Audio deconvolution (often referred to as dereverberation) is a reverberation reduction in audio mixtures. It is part of audio processing of recordings in ill-posed cases such as the cocktail party effect. One possibility is to use ICA.[7]

In generalEdit

Suppose we have a signal transmitted through a channel. The channel can usually be modeled as a linear shift-invariant system, so the receptor receives a convolution of the original signal with the impulse response of the channel. If we want to reverse the effect of the channel, to obtain the original signal, we must process the received signal by a second linear system, inverting the response of the channel. This system is called an equalizer.

Recovered image after applying algorithm of blind deconvolution. This algorithm basically solves optimization problem using nuclear norm minimization. L=65536, K=65 and N=44838,

If we are given the original signal, we can use a supervising technique, such as finding a Wiener filter, but without it, we can still explore what we do know about it to attempt its recovery. For example, we can filter the received signal to obtain the desired spectral power density. This is what happens, for example, when the original signal is known to have no auto correlation, and we "whiten" the received signal.

Whitening usually leaves some phase distortion in the results. Most blind deconvolution techniques use higher-order statistics of the signals, and permit the correction of such phase distortions. We can optimize the equalizer to obtain a signal with a PSF approximating what we know about the original PSF.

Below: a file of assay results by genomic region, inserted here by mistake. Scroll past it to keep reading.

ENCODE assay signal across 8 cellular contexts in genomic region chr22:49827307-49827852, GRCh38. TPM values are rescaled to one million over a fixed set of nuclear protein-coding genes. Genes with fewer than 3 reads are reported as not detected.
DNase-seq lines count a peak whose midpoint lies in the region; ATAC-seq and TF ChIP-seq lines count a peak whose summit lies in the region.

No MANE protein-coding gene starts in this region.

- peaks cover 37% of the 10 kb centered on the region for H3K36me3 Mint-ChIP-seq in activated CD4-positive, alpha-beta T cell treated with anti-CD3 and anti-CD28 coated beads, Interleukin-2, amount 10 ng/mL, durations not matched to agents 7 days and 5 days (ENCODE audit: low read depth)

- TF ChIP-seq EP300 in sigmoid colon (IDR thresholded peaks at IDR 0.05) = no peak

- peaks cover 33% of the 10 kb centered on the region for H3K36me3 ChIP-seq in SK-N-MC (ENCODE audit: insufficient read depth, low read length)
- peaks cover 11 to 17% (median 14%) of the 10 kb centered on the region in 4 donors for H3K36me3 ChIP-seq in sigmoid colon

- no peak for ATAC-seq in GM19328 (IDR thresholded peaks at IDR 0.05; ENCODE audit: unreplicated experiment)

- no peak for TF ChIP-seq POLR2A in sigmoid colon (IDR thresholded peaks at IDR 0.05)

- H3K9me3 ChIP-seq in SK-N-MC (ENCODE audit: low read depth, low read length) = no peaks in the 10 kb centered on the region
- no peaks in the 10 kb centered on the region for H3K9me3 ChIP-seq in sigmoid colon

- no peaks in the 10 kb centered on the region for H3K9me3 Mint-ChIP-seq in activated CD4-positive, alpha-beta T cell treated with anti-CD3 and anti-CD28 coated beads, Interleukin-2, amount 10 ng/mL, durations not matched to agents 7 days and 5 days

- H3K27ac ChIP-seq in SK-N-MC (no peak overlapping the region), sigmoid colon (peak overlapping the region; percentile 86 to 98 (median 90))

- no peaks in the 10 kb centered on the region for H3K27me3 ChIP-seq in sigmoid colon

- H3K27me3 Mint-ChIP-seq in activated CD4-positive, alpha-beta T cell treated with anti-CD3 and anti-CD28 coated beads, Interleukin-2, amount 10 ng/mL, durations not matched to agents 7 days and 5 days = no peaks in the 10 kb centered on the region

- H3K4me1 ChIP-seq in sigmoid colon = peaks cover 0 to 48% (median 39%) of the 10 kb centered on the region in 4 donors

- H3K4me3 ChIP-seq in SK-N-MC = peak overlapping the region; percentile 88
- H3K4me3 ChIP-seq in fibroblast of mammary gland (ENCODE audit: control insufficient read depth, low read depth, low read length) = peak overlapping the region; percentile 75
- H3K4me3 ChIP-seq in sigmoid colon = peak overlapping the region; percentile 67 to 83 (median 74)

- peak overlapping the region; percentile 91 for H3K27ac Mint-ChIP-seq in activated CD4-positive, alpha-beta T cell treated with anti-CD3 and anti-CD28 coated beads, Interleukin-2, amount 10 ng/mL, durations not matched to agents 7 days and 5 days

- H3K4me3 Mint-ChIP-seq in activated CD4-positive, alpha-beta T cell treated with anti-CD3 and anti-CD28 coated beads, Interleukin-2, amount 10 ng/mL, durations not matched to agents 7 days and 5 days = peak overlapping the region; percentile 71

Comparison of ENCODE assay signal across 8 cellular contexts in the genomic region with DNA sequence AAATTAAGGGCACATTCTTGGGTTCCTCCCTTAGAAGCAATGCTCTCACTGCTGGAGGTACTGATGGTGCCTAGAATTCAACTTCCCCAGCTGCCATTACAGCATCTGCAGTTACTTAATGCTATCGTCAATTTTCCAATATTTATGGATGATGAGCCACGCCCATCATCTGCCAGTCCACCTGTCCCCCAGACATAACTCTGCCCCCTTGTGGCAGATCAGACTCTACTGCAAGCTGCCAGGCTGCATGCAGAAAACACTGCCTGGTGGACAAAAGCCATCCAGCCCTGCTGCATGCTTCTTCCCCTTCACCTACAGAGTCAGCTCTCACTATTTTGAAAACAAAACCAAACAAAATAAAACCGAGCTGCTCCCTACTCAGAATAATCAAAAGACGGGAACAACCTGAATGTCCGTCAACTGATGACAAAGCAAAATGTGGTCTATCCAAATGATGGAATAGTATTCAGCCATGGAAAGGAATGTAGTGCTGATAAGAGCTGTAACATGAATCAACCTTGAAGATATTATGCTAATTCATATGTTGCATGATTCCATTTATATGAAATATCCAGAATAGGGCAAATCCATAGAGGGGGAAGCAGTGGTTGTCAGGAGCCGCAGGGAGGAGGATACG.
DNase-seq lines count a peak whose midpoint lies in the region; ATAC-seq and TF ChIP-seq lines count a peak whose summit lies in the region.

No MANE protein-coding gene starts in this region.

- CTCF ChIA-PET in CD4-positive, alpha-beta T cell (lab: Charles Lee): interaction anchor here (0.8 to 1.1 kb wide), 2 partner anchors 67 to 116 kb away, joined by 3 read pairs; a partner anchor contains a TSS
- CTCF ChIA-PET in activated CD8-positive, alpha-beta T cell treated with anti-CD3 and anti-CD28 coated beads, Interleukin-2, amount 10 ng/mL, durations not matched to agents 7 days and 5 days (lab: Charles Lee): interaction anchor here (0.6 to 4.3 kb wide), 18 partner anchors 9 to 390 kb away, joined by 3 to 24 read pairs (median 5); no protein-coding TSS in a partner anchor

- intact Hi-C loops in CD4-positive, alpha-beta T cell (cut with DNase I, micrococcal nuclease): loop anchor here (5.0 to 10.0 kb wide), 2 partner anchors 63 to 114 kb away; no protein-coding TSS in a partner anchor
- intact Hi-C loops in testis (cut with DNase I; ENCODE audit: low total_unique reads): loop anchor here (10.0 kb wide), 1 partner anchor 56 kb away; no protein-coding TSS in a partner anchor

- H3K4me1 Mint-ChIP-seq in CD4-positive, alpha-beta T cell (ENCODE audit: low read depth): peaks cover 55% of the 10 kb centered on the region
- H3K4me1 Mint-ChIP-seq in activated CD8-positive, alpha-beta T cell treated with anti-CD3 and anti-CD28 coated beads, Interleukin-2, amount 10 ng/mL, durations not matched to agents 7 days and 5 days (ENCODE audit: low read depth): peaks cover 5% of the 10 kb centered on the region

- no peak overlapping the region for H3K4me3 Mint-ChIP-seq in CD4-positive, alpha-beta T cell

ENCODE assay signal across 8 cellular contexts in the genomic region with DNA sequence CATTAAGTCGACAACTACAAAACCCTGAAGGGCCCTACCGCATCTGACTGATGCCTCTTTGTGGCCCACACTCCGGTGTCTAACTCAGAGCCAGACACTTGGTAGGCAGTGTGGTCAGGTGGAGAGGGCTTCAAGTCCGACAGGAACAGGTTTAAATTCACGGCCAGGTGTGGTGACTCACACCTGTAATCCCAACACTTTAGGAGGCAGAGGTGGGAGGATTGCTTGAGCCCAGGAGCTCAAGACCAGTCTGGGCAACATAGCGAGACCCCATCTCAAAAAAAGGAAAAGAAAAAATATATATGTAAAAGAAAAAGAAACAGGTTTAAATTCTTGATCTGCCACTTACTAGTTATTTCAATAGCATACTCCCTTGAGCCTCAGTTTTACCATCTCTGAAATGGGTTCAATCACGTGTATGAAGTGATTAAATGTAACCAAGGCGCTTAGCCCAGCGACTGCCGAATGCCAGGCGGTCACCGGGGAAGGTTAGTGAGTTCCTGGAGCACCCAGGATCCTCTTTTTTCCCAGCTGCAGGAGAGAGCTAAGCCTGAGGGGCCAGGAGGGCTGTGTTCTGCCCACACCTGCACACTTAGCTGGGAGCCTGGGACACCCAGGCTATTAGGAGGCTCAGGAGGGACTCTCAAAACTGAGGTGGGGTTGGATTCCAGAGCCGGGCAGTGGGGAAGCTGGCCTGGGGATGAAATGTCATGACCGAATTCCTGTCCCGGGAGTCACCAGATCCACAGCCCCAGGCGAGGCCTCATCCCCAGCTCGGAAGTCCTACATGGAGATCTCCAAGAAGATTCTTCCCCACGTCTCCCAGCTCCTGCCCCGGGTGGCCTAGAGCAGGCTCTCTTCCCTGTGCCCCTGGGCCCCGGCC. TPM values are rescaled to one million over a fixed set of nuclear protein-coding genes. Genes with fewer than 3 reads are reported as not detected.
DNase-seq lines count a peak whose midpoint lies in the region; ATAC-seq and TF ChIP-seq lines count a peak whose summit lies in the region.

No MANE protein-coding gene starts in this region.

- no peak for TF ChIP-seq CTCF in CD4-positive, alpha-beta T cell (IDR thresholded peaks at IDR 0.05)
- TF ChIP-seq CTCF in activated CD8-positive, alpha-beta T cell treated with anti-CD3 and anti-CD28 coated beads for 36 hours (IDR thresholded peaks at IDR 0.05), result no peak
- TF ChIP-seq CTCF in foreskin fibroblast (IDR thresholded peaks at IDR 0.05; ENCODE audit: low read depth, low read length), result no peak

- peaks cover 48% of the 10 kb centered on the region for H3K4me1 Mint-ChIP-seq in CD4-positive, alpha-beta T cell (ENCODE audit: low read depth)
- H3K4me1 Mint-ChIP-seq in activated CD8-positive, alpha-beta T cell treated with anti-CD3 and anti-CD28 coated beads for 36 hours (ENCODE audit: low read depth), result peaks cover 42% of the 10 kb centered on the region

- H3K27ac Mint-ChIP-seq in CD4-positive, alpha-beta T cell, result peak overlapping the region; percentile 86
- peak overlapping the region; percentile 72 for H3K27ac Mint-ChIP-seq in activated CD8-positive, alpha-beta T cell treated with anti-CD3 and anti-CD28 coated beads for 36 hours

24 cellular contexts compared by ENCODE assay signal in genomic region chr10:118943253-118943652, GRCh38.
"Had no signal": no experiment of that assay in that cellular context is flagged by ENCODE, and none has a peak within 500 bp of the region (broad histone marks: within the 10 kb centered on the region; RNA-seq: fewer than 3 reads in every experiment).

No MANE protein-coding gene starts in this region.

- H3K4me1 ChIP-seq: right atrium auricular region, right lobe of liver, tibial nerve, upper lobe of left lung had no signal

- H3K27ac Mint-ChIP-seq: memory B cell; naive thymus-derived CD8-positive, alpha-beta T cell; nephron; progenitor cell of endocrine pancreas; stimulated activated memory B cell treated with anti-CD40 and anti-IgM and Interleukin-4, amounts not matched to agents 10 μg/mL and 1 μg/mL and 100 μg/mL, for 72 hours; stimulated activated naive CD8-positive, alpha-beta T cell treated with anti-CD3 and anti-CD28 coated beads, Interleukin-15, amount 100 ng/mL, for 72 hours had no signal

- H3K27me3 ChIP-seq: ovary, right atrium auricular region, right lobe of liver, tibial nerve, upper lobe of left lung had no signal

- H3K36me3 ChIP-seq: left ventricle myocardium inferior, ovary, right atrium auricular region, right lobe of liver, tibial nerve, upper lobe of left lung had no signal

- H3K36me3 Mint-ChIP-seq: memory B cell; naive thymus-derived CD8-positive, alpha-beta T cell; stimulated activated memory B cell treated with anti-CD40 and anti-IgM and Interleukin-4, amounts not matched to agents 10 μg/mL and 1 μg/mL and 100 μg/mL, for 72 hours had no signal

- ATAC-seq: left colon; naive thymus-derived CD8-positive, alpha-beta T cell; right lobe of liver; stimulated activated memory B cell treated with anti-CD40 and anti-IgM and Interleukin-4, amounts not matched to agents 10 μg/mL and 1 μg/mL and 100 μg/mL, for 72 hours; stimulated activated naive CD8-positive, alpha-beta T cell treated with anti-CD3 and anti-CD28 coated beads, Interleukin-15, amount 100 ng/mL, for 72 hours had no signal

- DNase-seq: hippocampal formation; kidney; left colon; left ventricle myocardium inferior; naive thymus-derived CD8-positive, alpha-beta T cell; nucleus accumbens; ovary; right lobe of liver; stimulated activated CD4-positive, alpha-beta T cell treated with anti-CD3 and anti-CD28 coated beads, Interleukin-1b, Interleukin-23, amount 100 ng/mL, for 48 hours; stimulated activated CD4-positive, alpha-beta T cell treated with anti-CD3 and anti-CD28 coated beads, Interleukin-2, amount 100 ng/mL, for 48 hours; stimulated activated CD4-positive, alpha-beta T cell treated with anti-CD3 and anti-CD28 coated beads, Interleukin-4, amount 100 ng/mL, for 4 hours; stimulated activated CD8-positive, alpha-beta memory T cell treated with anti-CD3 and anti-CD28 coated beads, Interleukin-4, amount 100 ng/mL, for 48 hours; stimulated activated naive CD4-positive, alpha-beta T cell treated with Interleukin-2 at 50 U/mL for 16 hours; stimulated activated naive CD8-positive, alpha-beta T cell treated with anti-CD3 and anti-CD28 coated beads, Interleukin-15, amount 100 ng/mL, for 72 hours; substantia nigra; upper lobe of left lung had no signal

Original Image
Blurred Image: obtained after the convolution of original image with blur kernel. Original image lies in fixed subspace of wavelet transform and blur lies in random subspace. L=65536, K=200, N=65400
Recovered Image. recovered image is very different from original image, because essential condition for the algorithm of blind deconvolution using nuclear norm minimization is violated. L=65536, K=200, N=65400

High-order statisticsEdit

Blind deconvolution algorithms often make use of high-order statistics, with moments higher than two. This can be implicit or explicit.[8]

See alsoEdit

External linksEdit


  1. ^ Barmby, Pauline; McLaughlin, Dean E.; Harris, William E.; Harris, Gretchen L. H.; Forbes, Duncan A. (2007). "Structural Parameters for Globular Clusters in M31 and Generalizations for the Fundamental Plane" (PDF). The Astronomical Journal. 133 (6): 2764–2786. arXiv:0704.2057. Bibcode:2007AJ....133.2764B. doi:10.1086/516777.
  2. ^ Lam, Edmund Y.; Goodman, Joseph W. (2000). "Iterative statistical approach to blind image deconvolution". Journal of the Optical Society of America A. 17 (7): 1177–1184. Bibcode:2000JOSAA..17.1177L. doi:10.1364/JOSAA.17.001177.
  3. ^ Caron, James N.; Namazi, Nader M.; Rollins, Chris J. (2002). "Noniterative blind data restoration by use of an extracted filter function". Applied Optics. 41 (32): 6884–9. Bibcode:2002ApOpt..41.6884C. doi:10.1364/AO.41.006884. PMID 12440543.
  4. ^ Broadhead, Michael (2010). "Sparse seismic deconvolution by method of orthogonal matching pursuit". Cite journal requires |journal= (help)
  5. ^ Barmby, P.; McLaughlin, D. E.; Harris, W. E.; Harris, G. L. H.; Forbes, D. A. (2015). "Euclid in a Taxicab: Sparse Blind Deconvolution with Smoothed l1/l2 Regularization". IEEE Signal Processing Letters. 22 (5): 539–543. arXiv:1407.5465. Bibcode:2015ISPL...22..539R. doi:10.1109/LSP.2014.2362861.
  6. ^ Gray, W. C. (1978). "Variable norm deconvolution" (PDF). Archived from the original (PDF) on 2015-04-09. Cite journal requires |journal= (help)
  7. ^ Koldovsky, Zbynek; Tichavsky, Petr (2007). "Time-domain blind audio source separation using advanced ICA methods". The Proceedings of the 8th Annual Conference of the International Speech Communication Association (Interspeech 2007). pp. 846–849.
  8. ^ Cardoso, J.-F. (1991). "Super-symmetric decomposition of the fourth-order cumulant tensor. Blind identification of more sources than sensors". [Proceedings] ICASSP 91: 1991 International Conference on Acoustics, Speech, and Signal Processing. 5. pp. 3109–3112. CiteSeerX doi:10.1109/ICASSP.1991.150113. ISBN 978-0-7803-0003-3.